From the post about how I landed the almost perfect job from interviewing for a job position I hated and even failed at, you may wonder how that happened?
At the interview venue, after what seemed like days and seasons later, all the while I was wishing time wouldn’t be so generous but steal all the hours quickly, the interviewers decided to show up majestically. They were over an hour past the time slated to conduct the interview, even with no sporadic appearances through the hour, say, in attempts to give pardons or request we hold on a little. Of course that wasn’t something to apologize for.
They were three men who waltzed in through the center to the foremost of the crowd. They stood out in their sleekly ironed corporate attire and carriage, so it was easy identifying them as non-candidates. In a quarter of a moment, they sized up the job hunters crowd and started the screening process abruptly. No hints or warnings were given. At the head of the room, one would stretch and point a finger at a nervous, ruggedly dressed interviewee, and trumpet “LEAVE”.
The Second Stage of the Job Interview Process
We got to learn at the second stage of the process that they filtered away those who weren’t clothed on suits. *insert blink* OKAY. I thought that was a bit harsh. You could be on a smart shirt plus skirt/pants and still look profoundly professional. Then again, it’s possible the job role entailed suit-wearing professionalism who knows.
Since I was about validating my expenses to/potentially fro the venue, I decided not to mentally question the spontaneity of the entire occasion. I was on a dress. A grey dress at that, with a black blazer. I wasn’t so sure whether or not I passed the sneaky suit criteria, so I made sure not to unnecessarily stand from my position. I knew I shouldn’t be uneasy since it was obvious I wasn’t found wanting. They didn’t scream LEAVE at me. But these things, you never can say. Maybe when he blinked he forgot he skipped me…
We were shipped from the waiting room to a conference hall that contained an oddly good deal of seats. I didn’t care to do a head-count but we should have been about seventeen presumably. The smartly dressed bunch. For no particular reason, I’d roll my eyes at every chance I could when I browsed around. It was a clear case of ‘Many are called but few are chosen’. Ergo, we were the chosen ones! *insert sneeze*
More waiting times and their HIGH-interviewliNESS finally showed up with some bunch of papers and started to distribute. Please what school am I at again? We all looked so dazed it was priceless. Every other person sat looking behind at the others yet to get their “scripts”. What sort of a process was that? We were told to turn around and move gently behind to a set of computers I could swear hadn’t been there before.
We took our scripts and each person sat in front of a blank computer. Instructions were given and we proceeded to complete a Computer Test (CT). About twenty questions ranging from qualitative reasoning to language test. Thirty minutes after a unanimous completion of the CT, we were scheduled for a written test which was the funny part. It was supposedly an essay to be written. The topic was “Why I want to work as a Customer Service Officer” (The position we were seeking to fill).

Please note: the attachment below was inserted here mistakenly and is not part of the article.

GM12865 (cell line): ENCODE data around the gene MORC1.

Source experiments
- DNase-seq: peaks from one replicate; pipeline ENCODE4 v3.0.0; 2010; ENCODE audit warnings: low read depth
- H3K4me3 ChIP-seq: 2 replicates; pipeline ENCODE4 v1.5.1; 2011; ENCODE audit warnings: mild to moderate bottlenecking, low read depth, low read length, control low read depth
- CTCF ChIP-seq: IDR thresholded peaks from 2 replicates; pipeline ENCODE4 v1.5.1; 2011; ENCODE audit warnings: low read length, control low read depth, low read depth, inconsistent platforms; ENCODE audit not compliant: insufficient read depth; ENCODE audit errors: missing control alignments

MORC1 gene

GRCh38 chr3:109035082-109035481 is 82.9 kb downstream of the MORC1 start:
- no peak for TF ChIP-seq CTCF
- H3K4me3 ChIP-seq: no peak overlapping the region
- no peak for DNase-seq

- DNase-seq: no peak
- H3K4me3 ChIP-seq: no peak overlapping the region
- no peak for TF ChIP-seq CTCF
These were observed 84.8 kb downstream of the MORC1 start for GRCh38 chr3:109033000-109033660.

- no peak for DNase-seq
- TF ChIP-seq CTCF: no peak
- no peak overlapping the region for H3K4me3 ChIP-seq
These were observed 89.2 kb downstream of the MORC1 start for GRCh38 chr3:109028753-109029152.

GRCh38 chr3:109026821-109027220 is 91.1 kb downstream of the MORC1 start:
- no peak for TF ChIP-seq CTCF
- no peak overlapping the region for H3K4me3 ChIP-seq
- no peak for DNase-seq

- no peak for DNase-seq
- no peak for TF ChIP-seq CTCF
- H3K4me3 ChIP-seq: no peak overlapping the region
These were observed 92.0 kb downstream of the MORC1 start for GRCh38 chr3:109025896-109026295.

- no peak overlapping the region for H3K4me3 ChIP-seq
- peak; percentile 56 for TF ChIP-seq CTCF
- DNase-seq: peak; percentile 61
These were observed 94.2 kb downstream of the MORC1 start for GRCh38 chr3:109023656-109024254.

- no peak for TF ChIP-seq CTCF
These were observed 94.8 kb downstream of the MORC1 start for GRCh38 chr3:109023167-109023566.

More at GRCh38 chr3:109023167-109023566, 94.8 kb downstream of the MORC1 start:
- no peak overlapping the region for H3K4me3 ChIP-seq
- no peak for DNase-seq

The Third Stage of the Job Interview Process
I blinked and looked around. No one shared my bemusement so I stared back at my blank sheet. An essay? Really? Ok – If they wanted an essay, then an essay it is! A few seconds later and I got my serious cap on, ready to prove my brilliance on paper. That was when I started to get conflicted on what I should write. The first time since the start of the job tests series that I was confused. It wasn’t that I didn’t know what to write, I was battling with the option of honesty which was weirdly hilarious. To paraphrase what Hamlet said, “To lie or not to lie, that is the question!… “
That was indeed the question.
Since I knew it was a familiar subject- English Essay; and it was on generally familiar territory for everyone – Customer Service Officer, I thought it was going to be easy. It was affixed for twenty mins. They did not indicate the number of words needed, but with the A4 blank sheet given, I knew, at most, 500 words would be sufficient. So I aimed at concise reasons on three-quarters of the page in legible prints.
From school days to this blogging experience, I’ve had enough practice at writing. So I wasn’t as eager as the rest of the candidates that immediately chewed up their papers as soon as we were given the go-ahead to begin. I didn’t. In fact, for the next 5 -8mins I was still thinking. It was stupid I know, but I knew I had time because whether for truth or falsehood, I was already mentally drawing up a few notes to give for either. And you know, when you start writing, the rest will be a fluid act.
My inner mind kept urging towards truth. Here’s what came up to write…
Why I want to work as a Customer Service Officer
Although Customer Service Officer is a decent and honest profession, I must say I’m overqualified for it. This is besides the fact that the profession tends towards minimum common knowledge capacity building, no technical or complex skill I’d rather be built on. Hence I wouldn’t want to build a career in one. But seeing as that is the only vacant position your company has to offer and I’ll rather be busy than idle, I just thought I would apply myself…
I paused because I knew I needed more thoughts to build on it. Then I measured the pros and cons of honesty and that’s when I realized what I had to do, which qualified me for the next and final stage of the interview. (PS I failed the final stage, but it wasn’t until I got a bigger job through the interview process that I realized it). Read the next post for details since this is already becoming robust.